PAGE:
The comments received arc incorrect to the extent of equating “roasted betel nuts” with “raw betel nuts” as both are known as two distinct products in trade parlance and are sold, purchased and consumed by the public under their distinct name for distinct taste and characters as is applicable for all nuts. The applicants reiterate that in terms of Chapter Note 1 (a) to Chapter 20 the process of “roasting” of nuts is a process of preparation and is other than the process specified in Chapter 7,8 or 11 and same cannot be covered under the term “moderate” heat treatment referred in Chapter Note-3 for its extent of heat treatment. The Hon’ble Apex Court in the case of Alladi Venkateswarlu v. Government of Andhra Pradesh 1978 AIR 945 held that “the commonly accepted sense of a term should prevail in construing the description of an article of food”. In common trade parlance, “drying” is a method of food preservation by the removal of water content. On the other hand, “roasting” means the excess or very high heat treatment that produces fundamental chemical and physical changes in the structure and composition of the goods, bringing about a charred physical appearance. Therefore, drying is a moisture removal process involving methods such as dehydration, evaporation, etc., whereas roasting is a severe heat treatment process.

Also, Chapter 20 of the Tariff covers the Preparations of vegetables, fruit, nuts or other parts of plants. As per Chapter Note 1 (a) to Chapter 20, the Chapter does not cover vegetables, fruits or nuts prepared or preserved by the processes specified in Chapters 7, 8 or 11. Therefore, vegetable, fruit or nut products or preparations made other than by the processes specified in Chapters 7, 8 or 11 are classifiable in Chapter 20. The processes specified in Chapters 7, 8 or 11 mainly include freezing, steaming, boiling, drying, provisionally preserving and milling. Therefore, any vegetable, fruit, nut or edible parts of a plant which is prepared or preserved by any other process than these are liable to be classified under Chapter 20. Heading 2008 covers Fruit, nuts and other edible parts of plants, otherwise prepared or preserved, whether or not containing added sugar or other sweetening matter or spirit, not elsewhere specified or included. Roasting is a process used for bringing into existence roasted nuts and as discussed the processes mentioned in chapter 8 do not cover roasting process.

Except for the process of roasting, there are no additives added in the products. The references of additives in the comments are thus irrelevant. The process of roasting is not for retaining the character of the raw betel nuts but it converts the product to a different product. The process is roasting is other that the process of moderate heat treatment as specified in

Chapter 3. It is further contended that the references for the term “preparation of nuts” as. appearing in main heading in Chapter 20 does not refer to preparation medicines, food or cosmetics which fall under their own merits under different chapters. It is to reiterate that article under consideration are roasted betel nuts of CTH 2008.19.20 which under HSN EN for CTH 2008 which reads as below-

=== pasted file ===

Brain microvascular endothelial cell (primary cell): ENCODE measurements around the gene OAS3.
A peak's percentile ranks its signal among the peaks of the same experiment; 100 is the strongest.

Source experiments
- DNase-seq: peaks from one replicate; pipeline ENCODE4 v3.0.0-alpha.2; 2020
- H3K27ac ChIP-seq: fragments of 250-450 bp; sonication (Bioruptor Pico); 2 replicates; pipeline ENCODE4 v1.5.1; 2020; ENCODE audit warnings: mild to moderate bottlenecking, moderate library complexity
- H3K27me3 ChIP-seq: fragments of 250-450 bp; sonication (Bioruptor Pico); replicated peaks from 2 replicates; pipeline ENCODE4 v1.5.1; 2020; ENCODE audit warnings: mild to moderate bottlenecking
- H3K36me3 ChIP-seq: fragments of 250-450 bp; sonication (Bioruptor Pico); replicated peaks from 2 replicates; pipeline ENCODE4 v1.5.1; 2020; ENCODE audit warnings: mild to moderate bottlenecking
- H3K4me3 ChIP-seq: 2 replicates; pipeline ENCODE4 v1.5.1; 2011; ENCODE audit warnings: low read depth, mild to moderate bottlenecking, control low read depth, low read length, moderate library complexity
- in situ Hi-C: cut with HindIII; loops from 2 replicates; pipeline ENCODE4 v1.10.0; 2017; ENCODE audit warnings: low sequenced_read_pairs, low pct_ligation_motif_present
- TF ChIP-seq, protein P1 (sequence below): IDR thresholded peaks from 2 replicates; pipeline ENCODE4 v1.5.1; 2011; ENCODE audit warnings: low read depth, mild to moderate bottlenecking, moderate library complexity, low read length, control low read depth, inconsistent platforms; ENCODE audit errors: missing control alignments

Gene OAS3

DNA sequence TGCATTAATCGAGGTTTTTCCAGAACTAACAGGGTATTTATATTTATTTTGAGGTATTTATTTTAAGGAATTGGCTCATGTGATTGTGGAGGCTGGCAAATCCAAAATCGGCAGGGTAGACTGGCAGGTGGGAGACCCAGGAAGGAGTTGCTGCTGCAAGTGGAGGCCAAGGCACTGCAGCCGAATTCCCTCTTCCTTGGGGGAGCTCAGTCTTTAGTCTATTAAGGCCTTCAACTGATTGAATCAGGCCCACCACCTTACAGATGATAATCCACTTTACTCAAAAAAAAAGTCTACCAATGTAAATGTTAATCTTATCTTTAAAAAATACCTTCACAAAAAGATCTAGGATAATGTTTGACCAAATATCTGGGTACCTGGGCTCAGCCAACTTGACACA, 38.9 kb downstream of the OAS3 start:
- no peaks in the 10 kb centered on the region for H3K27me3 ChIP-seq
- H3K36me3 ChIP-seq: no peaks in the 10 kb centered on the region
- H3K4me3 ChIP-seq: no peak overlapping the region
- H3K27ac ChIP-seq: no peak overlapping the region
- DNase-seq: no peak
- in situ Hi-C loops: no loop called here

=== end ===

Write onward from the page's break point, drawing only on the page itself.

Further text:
This heading covers fruit, nuts and other edible parts of plants, whether whole, in pieces or crushed, including mixtures thereof prepared or preserved otherwise than by any of the processes specified in other Chapters or in the preceding headings of this Chapter.

It includes, inter cilia:

(1) Almonds, ground-nuts, areca (or betel) nuts and other nuts, dry-roasted, oilroasted or fat-roasted, whether or not containing or coated with vegetable oil, salt, flavours, spices or other additives.

Regarding comment from Tuticorin Commissionerate referring to explanatory note for cm 2008 interprets that the products of CTI 12008 generally need packaging in cans, jars or airtight containers, or in casks, barrels or similar containers. In this regard, it is contended that the explanatory note needs to be read in harmony with the description of the heading which reads as “WHETHER OR NOT CONTAINING ADDED SUGAR OR OTHER SWEETENING MATTER OR SPRIT”. The term “generally” is required to be read for a need of protection against deterioration. The article roasted areca nuts have a long shelf life and arc not prone to deterioration during transit or storage.

In view of submissions above, in view of the process of roasting and in view of specific mention of article in HSN EN for 2008, the raw areca nuts of Chapter 8 cannot be said to specifically cover roasted areca nuts of CTH2008.19.20.

Roasting is an irreversible process of cooking. It cannot be reversed to make articles as raw betel nut again. The process of cooking cooks the contents to a different characteristic. The theory devolution is adequately answered by exclusion of processes of Chapter 7,8 or chapter 11 and inclusion on roasted nuts in CTH 2008.

The Advance rulings referred in comments arc inapplicable in as much as the article is not- (1) API Supari (2) Chikni Supari (3) Boiled and / cut Supari (4) Unflavored supari or (5) Flavored supari.